Sunday, June 6, 2010


When I think of simple, substantial meals, there is one thing that always comes to mind: a whole roasted chicken. While there are a number of ways to prepare and roast a chicken (whole, in-pieces, butterflied), I chose most recently to go the route of cooking the whole bird.

The great thing about whole chicken is the fact that it has its skin intact, which offers many functional advantages. One advantage, outside of keeping the meat moist while cooking, is the placement of a number of seasonings, herbs and spices underneath the skin to flavor the inner meat. I love using a mixture of fresh green herbs, garlic, and citrus. For a recent meal, I chose to season the chicken with a paste of herbs and seasoning ingredients using what I had on hand:

Italian Parsley
Dried, Ground Coriander
Zest of 1 Lemon and 1/2 Orange
Kosher Salt & Fresh Ground Black Pepper
Olive Oil
  • To begin, I removed the inner parts from the chicken, rinsed the entire body in cold water, and patted it dry with paper towels.
  • Next, I roughly chopped two fresh garlic cloves, and about a 1/4 cup worth of the Italian parsley.
  • Then I made a paste by placing the garlic, parsley and about 1 tsp kosher salt into a mortar and pestle, and grinding into a coarse paste. To this paste I added the lemon and orange zest, 1/2 tsp of ground coriander, 1/4 - 1/2 tsp black pepper, and about 1 Tbspn olive oil. I gave that mixture a few more rounds of light mashing to incorporate the mix.

  • I sprinkled a bit of kosher salt and black pepper inside the cavity of the chicken, and began the process of seasoning the rest of the chicken. Starting from the back, leg end, I separated the skin from the meat in one small area on each each breast, and then worked my fingers in between the skin and meat from the bottom of the breast on both sides of the chicken; making sure not to separate the skin and meat along the midline of the breast or tear the skin. The idea here was to create two pockets under the skin to pack the herb paste into. While I was creating the pockets in the breast, I also carefully worked a small opening and pocket in each side going into the thighs and legs.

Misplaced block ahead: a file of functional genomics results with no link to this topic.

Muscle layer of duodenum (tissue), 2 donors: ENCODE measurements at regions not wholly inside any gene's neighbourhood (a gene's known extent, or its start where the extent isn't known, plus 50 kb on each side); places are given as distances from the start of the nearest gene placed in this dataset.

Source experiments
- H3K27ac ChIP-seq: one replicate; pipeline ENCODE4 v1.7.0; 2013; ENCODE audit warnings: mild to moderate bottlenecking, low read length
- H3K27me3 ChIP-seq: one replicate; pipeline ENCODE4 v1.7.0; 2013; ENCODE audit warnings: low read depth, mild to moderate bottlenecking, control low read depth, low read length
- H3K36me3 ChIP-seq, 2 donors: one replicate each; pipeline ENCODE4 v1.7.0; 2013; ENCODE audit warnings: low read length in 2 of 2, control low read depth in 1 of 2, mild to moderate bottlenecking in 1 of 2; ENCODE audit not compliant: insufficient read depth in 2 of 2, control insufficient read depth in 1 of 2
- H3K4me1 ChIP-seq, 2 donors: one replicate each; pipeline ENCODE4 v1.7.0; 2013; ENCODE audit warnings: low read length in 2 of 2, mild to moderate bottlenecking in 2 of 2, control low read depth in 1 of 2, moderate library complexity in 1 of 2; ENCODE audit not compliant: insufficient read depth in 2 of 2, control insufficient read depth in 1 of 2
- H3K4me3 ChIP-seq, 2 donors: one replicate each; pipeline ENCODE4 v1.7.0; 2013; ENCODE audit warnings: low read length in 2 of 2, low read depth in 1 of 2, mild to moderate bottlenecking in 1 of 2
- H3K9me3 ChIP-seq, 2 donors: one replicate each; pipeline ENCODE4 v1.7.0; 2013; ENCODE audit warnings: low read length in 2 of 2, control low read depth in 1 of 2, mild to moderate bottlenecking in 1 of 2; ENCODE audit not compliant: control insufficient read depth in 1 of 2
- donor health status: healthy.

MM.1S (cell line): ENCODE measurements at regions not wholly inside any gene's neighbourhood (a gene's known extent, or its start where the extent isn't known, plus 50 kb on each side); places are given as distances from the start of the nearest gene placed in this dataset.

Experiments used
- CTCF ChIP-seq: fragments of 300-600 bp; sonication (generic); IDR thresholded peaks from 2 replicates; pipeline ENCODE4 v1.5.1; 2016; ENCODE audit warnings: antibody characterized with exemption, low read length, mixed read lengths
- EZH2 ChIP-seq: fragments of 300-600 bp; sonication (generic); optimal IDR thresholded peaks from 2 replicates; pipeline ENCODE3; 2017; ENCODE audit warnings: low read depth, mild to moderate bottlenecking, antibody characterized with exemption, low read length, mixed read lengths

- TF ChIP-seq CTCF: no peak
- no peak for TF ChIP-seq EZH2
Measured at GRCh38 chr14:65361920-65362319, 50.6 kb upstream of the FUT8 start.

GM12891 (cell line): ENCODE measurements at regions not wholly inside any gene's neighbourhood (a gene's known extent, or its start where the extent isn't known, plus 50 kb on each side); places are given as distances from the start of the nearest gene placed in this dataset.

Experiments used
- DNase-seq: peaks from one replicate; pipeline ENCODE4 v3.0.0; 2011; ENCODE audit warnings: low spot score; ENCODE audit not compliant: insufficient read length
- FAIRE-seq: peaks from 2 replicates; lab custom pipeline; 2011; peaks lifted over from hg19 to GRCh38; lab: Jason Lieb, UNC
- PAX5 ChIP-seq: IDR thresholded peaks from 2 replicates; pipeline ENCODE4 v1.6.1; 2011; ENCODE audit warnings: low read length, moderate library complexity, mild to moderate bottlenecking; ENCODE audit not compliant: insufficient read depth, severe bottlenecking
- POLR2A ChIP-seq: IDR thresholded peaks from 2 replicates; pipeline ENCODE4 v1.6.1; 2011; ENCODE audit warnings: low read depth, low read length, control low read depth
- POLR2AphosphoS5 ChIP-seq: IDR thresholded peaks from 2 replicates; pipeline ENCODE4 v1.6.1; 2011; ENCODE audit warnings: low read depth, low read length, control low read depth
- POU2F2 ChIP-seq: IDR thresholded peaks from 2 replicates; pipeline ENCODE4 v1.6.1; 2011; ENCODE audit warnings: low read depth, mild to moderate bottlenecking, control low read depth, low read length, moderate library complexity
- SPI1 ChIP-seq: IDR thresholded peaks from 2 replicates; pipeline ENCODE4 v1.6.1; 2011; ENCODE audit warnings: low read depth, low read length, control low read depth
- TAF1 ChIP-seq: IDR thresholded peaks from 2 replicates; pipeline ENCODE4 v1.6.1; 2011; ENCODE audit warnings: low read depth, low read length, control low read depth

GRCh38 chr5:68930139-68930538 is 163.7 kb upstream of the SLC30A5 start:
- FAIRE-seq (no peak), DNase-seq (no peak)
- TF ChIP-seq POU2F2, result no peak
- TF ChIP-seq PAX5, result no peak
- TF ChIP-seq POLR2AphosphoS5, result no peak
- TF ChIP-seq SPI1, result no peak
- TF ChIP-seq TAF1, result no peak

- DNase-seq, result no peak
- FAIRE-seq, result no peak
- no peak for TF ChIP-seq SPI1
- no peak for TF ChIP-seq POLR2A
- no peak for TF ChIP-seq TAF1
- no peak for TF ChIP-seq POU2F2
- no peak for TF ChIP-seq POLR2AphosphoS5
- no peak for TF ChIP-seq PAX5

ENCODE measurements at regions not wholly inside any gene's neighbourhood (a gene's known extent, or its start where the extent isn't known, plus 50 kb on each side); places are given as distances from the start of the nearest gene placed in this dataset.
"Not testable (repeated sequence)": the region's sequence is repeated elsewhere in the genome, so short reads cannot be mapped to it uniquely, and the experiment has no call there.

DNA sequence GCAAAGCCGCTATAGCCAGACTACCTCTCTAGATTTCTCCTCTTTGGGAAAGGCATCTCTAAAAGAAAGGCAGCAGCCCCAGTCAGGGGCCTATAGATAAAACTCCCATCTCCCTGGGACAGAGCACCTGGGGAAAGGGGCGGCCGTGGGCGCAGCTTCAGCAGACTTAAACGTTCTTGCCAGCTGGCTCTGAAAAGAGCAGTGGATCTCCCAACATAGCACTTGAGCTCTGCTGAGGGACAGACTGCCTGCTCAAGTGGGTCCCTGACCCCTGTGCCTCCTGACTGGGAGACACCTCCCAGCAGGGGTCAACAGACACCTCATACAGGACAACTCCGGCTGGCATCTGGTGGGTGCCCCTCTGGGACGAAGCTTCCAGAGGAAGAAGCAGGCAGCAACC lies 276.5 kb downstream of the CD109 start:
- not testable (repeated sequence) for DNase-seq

• I worked my paste into the pockets under the skin, placing a small amount of paste under the skin and then massaging the outside of the skin to distribute the paste all around the breast and over into the leg pockets, using all of my paste.

  • Lastly, I finished the prep by placing a small handful of Italian parsley and a few lemon wedges into the main cavity of the chicken, then closing the cavity by crossing the legs and securing by placing the ends through small holes I had cut in the flaps of skin that hang from each side of the bottom/tail area of the body. I rubbed 1/2 - 1 Tbspn of olive oil all over the outside of the chicken and sprinkled it with salt.

I placed the chicken into a 10" skillet, breast-side up, securing the wings in place by twist them forward and down, locking them around the upper end of the wing. I placed a temperature probe into the deepest part of the breast, not touching any bone, and then placed the pan in the oven on a middle rack. The temperature probe is essential here, as it allows you to monitor the internal temp without guessing, opening the oven to check, or having to cut into the meat and check the color of the juices.

The skillet went into my preheated oven at 450 degrees F. After 20 minutes, I poured 1/2 cup of water into the pan, and continued cooking at 450 for about another 40 - 50 minutes, until my temperature probe registered 165 degrees F. (I find 165 is sufficient, as the meat will continue to rise in temperate to 170 - 175 once removed from the oven, while resting 10 - 15 minutes in the hot pan. This time also allows the juices to redistribute within the meat.)

And basically, that was it..! The addition of green, herby notes and the brightness of the citrus and coriander, really gave this dish a lot of flavor. I served it with simple mashed sweet potatoes flavored with a bit of fresh ginger, brown sugar and salt & pepper.

While the initial prep on this dish seems difficult, it is pretty quick and easy once you've done it a few times, and can be adjusted for different flavors and tastes by mixing up different version of pastes using a wide range of herbs and seasonings to suit the season or side dish pairing.